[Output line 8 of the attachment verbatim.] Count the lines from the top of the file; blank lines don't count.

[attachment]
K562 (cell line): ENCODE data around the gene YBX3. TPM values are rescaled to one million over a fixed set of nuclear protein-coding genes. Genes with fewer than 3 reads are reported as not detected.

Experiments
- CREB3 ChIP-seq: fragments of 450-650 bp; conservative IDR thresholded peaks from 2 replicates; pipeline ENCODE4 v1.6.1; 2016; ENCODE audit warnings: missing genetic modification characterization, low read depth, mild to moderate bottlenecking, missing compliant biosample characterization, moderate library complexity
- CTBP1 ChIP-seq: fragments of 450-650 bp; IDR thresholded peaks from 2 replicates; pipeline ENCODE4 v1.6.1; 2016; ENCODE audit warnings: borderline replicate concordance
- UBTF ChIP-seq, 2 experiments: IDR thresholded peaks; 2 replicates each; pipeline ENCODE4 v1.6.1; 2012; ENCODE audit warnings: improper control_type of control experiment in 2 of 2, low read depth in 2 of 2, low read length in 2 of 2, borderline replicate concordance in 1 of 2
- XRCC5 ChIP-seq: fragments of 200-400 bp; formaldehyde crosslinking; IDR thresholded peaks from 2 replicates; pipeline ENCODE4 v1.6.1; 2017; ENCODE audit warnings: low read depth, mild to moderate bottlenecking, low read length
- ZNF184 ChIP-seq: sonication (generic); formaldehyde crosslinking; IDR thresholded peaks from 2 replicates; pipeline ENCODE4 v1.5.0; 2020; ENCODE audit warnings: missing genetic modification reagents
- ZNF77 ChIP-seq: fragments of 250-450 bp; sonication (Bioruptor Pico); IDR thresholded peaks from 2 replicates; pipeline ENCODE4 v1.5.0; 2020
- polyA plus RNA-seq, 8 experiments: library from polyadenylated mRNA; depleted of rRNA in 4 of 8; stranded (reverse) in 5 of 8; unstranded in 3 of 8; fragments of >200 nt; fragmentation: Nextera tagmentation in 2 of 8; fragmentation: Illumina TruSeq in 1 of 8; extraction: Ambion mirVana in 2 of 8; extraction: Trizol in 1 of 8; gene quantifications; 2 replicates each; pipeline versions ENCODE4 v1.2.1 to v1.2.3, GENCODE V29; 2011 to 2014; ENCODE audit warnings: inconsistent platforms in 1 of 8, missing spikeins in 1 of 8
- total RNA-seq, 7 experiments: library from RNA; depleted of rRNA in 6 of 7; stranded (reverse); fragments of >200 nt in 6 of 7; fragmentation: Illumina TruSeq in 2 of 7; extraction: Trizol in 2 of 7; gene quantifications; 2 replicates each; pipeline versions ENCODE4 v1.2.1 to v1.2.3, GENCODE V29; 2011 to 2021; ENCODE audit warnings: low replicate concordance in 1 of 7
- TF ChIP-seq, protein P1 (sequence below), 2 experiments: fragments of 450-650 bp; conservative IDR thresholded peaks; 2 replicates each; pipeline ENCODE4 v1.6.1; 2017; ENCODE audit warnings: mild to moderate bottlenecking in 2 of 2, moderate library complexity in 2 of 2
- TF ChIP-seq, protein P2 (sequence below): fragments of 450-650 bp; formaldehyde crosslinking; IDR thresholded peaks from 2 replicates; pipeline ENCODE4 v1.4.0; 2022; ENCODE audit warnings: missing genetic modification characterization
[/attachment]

- ZNF77 ChIP-seq: fragments of 250-450 bp; sonication (Bioruptor Pico); IDR thresholded peaks from 2 replicates; pipeline ENCODE4 v1.5.0; 2020